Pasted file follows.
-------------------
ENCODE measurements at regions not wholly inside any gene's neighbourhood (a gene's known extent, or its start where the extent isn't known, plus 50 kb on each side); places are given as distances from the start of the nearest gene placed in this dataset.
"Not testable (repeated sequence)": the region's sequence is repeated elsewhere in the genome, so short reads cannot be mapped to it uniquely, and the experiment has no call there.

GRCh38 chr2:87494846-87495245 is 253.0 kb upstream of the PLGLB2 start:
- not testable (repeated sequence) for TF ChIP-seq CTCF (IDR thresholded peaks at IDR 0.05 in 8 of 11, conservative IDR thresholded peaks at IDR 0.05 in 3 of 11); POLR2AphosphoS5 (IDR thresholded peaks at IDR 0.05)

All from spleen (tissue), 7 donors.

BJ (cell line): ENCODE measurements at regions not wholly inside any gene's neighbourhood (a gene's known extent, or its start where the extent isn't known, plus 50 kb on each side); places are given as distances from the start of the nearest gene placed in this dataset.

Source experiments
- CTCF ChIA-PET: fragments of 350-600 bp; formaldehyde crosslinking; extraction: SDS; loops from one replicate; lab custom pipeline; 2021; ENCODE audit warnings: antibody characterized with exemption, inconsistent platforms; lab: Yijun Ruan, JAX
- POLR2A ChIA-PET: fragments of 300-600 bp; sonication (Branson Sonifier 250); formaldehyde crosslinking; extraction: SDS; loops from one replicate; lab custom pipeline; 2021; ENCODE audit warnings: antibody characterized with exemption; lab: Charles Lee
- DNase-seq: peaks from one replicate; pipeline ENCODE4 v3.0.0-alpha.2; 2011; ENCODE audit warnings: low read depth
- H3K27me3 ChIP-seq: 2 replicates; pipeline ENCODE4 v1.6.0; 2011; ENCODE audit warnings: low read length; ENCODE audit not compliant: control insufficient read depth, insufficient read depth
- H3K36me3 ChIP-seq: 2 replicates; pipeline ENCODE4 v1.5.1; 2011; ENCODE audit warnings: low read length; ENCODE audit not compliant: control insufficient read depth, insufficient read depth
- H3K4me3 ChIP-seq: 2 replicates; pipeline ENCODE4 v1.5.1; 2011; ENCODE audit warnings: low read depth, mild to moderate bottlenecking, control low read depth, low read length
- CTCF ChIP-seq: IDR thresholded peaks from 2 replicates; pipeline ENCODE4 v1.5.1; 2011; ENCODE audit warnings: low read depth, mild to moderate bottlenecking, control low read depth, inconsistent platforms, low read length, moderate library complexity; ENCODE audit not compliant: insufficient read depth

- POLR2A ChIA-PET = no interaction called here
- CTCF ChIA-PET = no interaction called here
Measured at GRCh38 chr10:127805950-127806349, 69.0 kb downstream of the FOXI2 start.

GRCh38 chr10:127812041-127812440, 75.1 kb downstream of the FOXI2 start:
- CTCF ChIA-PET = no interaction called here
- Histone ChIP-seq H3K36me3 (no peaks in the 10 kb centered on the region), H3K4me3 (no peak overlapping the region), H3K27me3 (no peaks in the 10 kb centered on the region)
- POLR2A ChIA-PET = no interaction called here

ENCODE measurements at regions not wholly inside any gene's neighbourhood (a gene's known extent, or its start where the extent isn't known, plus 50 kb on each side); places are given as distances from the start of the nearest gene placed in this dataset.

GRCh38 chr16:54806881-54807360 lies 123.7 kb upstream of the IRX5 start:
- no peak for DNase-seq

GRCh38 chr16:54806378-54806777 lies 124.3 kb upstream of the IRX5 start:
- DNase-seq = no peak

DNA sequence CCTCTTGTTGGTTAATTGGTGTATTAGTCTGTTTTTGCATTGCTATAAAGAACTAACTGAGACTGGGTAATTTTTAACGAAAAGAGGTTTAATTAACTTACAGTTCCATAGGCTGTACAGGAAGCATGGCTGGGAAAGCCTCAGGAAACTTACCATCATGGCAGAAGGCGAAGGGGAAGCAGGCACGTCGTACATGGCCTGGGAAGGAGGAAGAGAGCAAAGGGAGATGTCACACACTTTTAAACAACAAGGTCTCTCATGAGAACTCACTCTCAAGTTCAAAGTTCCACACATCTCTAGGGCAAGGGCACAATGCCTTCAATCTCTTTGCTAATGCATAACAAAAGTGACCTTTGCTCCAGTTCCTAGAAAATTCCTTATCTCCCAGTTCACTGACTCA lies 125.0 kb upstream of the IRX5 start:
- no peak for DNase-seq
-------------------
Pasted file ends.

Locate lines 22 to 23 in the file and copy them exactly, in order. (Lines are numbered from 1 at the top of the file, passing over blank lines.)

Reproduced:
ENCODE measurements at regions not wholly inside any gene's neighbourhood (a gene's known extent, or its start where the extent isn't known, plus 50 kb on each side); places are given as distances from the start of the nearest gene placed in this dataset.

GRCh38 chr16:54806881-54807360 lies 123.7 kb upstream of the IRX5 start: